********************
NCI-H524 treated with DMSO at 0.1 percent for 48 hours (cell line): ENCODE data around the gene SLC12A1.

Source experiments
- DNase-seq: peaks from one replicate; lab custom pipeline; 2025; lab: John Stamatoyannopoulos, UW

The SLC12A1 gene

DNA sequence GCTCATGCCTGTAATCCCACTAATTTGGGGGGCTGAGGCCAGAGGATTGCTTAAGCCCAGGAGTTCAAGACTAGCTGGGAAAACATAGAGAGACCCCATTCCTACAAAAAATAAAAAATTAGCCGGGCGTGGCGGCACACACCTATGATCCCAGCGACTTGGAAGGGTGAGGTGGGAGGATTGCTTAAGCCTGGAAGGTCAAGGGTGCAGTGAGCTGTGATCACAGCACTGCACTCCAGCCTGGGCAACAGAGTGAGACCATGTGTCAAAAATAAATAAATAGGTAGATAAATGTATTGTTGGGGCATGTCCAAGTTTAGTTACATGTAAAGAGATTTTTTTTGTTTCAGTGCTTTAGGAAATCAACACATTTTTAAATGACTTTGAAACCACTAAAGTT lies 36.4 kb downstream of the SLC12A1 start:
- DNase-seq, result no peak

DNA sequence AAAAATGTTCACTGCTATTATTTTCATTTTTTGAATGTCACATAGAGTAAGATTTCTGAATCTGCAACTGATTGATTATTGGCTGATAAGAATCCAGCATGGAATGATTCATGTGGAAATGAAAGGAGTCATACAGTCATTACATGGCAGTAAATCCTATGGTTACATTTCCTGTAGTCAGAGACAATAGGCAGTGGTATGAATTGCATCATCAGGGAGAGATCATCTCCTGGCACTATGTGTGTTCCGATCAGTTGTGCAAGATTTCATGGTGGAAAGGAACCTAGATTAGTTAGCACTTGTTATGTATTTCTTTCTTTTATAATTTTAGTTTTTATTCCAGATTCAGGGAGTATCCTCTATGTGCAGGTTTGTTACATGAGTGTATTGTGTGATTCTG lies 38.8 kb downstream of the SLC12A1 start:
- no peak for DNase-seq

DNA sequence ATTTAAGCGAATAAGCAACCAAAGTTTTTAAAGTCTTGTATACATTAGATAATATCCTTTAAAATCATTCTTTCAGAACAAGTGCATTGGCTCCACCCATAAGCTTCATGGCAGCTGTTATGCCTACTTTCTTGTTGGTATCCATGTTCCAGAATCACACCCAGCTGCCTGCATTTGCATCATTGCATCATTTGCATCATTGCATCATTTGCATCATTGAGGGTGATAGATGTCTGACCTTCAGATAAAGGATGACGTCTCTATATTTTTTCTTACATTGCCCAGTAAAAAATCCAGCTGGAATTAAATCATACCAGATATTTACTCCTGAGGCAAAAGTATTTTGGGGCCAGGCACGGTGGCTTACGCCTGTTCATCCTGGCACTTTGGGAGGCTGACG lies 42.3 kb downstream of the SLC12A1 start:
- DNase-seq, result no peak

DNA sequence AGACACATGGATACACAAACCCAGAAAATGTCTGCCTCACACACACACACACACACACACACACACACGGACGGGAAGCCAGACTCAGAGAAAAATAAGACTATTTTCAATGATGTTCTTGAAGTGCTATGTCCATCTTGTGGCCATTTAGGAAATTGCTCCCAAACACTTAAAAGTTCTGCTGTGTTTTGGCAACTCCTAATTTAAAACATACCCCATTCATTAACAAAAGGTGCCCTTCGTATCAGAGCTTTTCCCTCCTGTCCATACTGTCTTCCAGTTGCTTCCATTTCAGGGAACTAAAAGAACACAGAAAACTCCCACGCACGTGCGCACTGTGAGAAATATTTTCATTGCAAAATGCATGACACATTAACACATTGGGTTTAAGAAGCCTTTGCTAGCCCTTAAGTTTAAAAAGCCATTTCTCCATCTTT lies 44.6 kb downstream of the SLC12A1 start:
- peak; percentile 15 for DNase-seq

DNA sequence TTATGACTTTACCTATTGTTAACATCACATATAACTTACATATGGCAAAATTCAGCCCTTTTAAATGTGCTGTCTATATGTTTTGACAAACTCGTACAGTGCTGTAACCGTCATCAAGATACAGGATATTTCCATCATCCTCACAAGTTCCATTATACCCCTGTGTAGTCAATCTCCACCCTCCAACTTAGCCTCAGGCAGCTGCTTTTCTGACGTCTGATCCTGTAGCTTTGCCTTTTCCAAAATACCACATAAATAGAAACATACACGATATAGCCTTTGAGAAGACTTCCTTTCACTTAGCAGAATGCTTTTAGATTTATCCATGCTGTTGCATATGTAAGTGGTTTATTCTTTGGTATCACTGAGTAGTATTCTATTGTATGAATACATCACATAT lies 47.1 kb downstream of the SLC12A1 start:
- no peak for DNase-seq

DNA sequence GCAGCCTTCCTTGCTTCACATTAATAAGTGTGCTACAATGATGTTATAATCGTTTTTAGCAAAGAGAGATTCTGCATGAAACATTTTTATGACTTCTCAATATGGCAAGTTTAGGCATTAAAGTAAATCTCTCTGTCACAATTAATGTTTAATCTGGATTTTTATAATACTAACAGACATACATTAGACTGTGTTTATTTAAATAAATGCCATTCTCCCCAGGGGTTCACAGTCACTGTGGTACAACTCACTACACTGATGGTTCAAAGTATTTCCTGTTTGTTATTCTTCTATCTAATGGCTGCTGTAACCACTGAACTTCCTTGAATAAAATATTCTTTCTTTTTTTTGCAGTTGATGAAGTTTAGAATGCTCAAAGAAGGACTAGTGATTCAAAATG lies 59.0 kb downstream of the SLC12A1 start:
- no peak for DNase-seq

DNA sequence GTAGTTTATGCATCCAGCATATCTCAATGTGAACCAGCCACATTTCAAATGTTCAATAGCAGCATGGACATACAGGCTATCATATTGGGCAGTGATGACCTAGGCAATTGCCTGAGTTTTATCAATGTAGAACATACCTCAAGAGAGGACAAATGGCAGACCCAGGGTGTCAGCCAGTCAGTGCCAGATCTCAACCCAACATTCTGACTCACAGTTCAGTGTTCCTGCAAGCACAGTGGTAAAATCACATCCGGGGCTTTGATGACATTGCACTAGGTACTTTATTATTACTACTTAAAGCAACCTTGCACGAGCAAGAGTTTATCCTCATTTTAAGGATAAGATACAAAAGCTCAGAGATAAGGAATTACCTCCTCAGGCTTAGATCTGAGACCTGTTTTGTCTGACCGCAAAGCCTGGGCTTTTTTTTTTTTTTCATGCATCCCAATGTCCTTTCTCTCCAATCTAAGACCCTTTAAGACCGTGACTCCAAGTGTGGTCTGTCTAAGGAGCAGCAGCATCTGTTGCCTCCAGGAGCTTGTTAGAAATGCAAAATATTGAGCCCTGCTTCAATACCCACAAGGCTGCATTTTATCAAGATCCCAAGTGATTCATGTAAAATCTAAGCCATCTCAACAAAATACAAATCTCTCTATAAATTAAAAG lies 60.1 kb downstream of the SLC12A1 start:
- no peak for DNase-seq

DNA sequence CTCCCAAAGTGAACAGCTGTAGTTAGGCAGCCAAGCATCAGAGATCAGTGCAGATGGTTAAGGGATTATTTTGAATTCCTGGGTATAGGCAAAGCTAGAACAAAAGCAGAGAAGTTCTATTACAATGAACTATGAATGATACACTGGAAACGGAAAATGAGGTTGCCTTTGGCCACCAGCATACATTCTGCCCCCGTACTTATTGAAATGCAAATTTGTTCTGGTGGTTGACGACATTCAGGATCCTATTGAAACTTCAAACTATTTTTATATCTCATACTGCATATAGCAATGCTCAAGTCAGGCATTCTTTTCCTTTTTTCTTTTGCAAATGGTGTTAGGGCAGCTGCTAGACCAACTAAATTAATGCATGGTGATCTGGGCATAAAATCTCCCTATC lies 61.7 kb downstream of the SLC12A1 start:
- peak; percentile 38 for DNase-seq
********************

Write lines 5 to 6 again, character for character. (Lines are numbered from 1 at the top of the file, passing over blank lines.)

DNA sequence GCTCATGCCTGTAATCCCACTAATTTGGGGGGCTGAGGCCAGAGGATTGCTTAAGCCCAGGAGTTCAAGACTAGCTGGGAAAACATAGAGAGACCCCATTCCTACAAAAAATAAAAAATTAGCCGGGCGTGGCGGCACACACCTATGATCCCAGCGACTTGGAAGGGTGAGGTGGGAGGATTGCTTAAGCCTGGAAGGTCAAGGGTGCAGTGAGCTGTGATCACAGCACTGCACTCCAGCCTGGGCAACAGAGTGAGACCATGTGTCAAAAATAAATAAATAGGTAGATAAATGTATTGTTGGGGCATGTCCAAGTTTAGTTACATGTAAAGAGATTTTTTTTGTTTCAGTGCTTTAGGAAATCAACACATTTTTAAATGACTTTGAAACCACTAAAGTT lies 36.4 kb downstream of the SLC12A1 start:
- DNase-seq, result no peak